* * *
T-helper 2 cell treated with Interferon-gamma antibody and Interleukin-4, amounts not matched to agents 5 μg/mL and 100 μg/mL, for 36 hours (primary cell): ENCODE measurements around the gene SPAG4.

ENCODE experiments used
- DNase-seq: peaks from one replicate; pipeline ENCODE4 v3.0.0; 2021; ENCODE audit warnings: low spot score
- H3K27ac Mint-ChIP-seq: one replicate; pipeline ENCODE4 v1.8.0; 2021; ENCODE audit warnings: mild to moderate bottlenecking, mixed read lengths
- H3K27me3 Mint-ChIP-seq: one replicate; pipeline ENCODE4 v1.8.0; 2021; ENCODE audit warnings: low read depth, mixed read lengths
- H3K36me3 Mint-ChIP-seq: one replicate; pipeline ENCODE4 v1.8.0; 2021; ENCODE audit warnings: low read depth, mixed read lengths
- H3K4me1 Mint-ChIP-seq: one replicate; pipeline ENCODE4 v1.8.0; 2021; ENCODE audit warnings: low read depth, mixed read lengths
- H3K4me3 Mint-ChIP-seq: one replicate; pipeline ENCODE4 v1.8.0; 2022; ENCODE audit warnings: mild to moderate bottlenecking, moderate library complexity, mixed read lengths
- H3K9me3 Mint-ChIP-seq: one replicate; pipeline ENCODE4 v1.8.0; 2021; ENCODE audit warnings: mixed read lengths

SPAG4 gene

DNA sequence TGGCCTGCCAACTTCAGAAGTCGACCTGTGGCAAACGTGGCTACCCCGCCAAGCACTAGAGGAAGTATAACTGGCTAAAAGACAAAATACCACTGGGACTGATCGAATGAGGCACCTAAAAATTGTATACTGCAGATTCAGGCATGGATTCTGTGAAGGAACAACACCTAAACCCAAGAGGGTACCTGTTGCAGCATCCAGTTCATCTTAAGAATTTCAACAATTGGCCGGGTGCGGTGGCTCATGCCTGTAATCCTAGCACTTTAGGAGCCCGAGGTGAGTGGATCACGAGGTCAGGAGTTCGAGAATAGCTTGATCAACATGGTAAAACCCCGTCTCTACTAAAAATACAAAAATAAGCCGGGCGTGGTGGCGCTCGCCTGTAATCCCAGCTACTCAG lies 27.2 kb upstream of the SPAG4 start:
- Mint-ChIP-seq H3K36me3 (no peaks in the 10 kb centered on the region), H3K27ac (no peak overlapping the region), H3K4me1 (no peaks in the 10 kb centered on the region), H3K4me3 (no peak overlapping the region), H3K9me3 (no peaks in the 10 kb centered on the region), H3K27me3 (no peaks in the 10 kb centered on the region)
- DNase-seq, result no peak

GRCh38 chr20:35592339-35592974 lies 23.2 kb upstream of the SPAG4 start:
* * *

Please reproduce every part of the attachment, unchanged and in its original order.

T-helper 2 cell treated with Interferon-gamma antibody and Interleukin-4, amounts not matched to agents 5 μg/mL and 100 μg/mL, for 36 hours (primary cell): ENCODE measurements around the gene SPAG4.

ENCODE experiments used
- DNase-seq: peaks from one replicate; pipeline ENCODE4 v3.0.0; 2021; ENCODE audit warnings: low spot score
- H3K27ac Mint-ChIP-seq: one replicate; pipeline ENCODE4 v1.8.0; 2021; ENCODE audit warnings: mild to moderate bottlenecking, mixed read lengths
- H3K27me3 Mint-ChIP-seq: one replicate; pipeline ENCODE4 v1.8.0; 2021; ENCODE audit warnings: low read depth, mixed read lengths
- H3K36me3 Mint-ChIP-seq: one replicate; pipeline ENCODE4 v1.8.0; 2021; ENCODE audit warnings: low read depth, mixed read lengths
- H3K4me1 Mint-ChIP-seq: one replicate; pipeline ENCODE4 v1.8.0; 2021; ENCODE audit warnings: low read depth, mixed read lengths
- H3K4me3 Mint-ChIP-seq: one replicate; pipeline ENCODE4 v1.8.0; 2022; ENCODE audit warnings: mild to moderate bottlenecking, moderate library complexity, mixed read lengths
- H3K9me3 Mint-ChIP-seq: one replicate; pipeline ENCODE4 v1.8.0; 2021; ENCODE audit warnings: mixed read lengths

SPAG4 gene

DNA sequence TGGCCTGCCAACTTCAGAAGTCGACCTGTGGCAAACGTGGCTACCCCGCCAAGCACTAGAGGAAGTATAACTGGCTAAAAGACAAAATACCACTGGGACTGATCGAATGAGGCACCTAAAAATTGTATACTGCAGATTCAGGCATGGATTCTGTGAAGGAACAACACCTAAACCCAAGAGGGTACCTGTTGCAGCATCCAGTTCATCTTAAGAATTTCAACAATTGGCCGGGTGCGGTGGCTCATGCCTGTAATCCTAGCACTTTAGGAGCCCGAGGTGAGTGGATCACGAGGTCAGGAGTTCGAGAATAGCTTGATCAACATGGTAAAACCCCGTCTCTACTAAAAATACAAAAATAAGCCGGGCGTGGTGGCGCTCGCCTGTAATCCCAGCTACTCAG lies 27.2 kb upstream of the SPAG4 start:
- Mint-ChIP-seq H3K36me3 (no peaks in the 10 kb centered on the region), H3K27ac (no peak overlapping the region), H3K4me1 (no peaks in the 10 kb centered on the region), H3K4me3 (no peak overlapping the region), H3K9me3 (no peaks in the 10 kb centered on the region), H3K27me3 (no peaks in the 10 kb centered on the region)
- DNase-seq, result no peak

GRCh38 chr20:35592339-35592974 lies 23.2 kb upstream of the SPAG4 start: